Considering the media as one of the responsible means for the promotion and abuse of stereotypes that provoke gender difference, it can be established that the emergence of these occurs according to the social environment to which one belongs; the culture in which an individual overlaps and from which a series of norms preset by the very processes of socialization to which we are subjected are assumed.
The television product has presented a great capacity to draw a plausible and credible reality. The effect of reality on television has facilitated in the spectators, as can also happen in the case of cinema, the activation of psychological mechanisms such as identification or projection. Television message can insist on dimensions such as information, education, entertainment ... and in all cases create favorable conditions for the viewer to conceive the message as real, or at least as possible. The characteristics of television allow the viewer to select, among the wide range of content, what satisfies their needs and in which even he or she can be reflected. The public will be able to obtain references of how it should act or behave in everyday situations and can discharge their desires or obsessions in the plots that are articulated in the small screen.
Through television, many of the citizens become aware of what exists, what defines the current political, economic and social of their environment. There is then equalization between television reality and objective reality, since for the viewer what happens is perceived through that window. In other words, this mean becomes not only a transmitter of news, but also constructor of realities. Therefore, this particular mirror beyond acquiring the character of information source, disinformation or entertainment, also performs socializing tasks. The stories told have the capacity to become a reference of undesirable behaviors and attitudes insofar as it launches models that can be assumed by the spectators. In short, this is one more element in the construction of a shared community reality that one can refer to it as collective imagination.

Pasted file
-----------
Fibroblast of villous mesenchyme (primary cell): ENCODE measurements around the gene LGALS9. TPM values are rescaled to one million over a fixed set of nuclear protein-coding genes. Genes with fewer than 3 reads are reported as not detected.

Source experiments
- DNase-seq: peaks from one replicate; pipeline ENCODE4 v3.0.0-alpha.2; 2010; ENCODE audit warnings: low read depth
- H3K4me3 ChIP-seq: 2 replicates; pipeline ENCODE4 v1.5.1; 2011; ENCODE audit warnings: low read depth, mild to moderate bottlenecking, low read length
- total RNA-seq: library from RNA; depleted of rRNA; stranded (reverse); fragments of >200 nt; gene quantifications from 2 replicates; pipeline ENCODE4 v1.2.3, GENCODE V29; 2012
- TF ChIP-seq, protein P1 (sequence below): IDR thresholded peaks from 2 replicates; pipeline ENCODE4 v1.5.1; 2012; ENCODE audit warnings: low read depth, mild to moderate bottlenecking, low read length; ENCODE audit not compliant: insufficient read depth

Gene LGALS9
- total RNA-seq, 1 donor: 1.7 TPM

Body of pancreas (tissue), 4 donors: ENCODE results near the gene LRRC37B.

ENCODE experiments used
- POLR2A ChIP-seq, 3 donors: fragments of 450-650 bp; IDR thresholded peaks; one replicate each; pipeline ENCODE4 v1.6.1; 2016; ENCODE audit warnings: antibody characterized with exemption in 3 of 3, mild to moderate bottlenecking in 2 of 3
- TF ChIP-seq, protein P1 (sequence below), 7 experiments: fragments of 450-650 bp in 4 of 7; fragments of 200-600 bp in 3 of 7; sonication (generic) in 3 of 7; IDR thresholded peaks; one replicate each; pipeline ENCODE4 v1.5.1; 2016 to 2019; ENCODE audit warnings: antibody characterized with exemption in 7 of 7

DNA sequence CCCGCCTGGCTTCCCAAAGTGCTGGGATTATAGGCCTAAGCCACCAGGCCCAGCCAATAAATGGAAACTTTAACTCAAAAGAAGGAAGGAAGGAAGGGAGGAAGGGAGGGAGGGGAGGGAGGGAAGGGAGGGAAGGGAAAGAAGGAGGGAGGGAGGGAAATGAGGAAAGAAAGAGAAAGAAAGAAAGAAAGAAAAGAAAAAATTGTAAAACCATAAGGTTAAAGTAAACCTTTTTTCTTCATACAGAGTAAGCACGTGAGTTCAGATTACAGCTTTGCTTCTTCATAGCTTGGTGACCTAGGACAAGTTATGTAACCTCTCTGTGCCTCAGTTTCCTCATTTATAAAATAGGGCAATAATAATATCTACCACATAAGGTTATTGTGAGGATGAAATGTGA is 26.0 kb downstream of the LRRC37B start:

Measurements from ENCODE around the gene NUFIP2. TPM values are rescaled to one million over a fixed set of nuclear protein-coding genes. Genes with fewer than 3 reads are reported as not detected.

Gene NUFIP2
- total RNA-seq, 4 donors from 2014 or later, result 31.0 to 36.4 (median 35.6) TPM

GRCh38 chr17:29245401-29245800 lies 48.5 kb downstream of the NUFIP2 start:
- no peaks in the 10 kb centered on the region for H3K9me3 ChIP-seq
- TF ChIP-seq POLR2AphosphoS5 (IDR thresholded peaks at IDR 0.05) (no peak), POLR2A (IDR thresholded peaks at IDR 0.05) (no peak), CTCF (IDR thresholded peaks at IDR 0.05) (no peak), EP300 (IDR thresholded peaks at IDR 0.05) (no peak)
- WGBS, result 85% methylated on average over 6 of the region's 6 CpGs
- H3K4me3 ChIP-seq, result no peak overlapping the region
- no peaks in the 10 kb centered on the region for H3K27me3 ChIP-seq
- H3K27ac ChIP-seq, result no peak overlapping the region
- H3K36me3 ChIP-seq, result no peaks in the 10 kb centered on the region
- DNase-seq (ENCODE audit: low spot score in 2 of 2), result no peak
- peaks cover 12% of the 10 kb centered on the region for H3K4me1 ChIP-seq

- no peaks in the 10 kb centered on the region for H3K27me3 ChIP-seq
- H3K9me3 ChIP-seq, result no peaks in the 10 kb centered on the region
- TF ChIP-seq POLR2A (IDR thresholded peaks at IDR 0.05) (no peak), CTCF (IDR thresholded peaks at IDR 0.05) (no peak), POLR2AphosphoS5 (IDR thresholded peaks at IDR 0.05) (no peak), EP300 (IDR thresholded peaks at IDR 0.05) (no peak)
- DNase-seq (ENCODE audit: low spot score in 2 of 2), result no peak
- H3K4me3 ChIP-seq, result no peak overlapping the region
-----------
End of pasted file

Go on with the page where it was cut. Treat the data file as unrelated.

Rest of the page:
Sarah Banet-Weiser in What’s your Flava? Race and Postfeminist in Media Culture opens by recalling a Nickelodeon advertisement of 2003 that focus on infancy-television binomial. Bannet-Wiser argues that “The Plavas marketing campaign featured not only ads, such as the one on Nickelodeon, which featured hip-hop music and trendy dance moves, but also a sponsorship of the pop singer Christina Aguilera's tour, a singer that Mattel claims "personifies the idea of fearless self-expression"” (202). It can be interpreted that the message as such can not be considered the "single cause", it must be understood as an element whose final function will not be so much that of the change or conversion, but fundamentally that of the reinforcement. Since animation is the essential product for a child target and considering the creative television and bearer of images and concepts understood as a plausible reality, children construct their cognitive construct.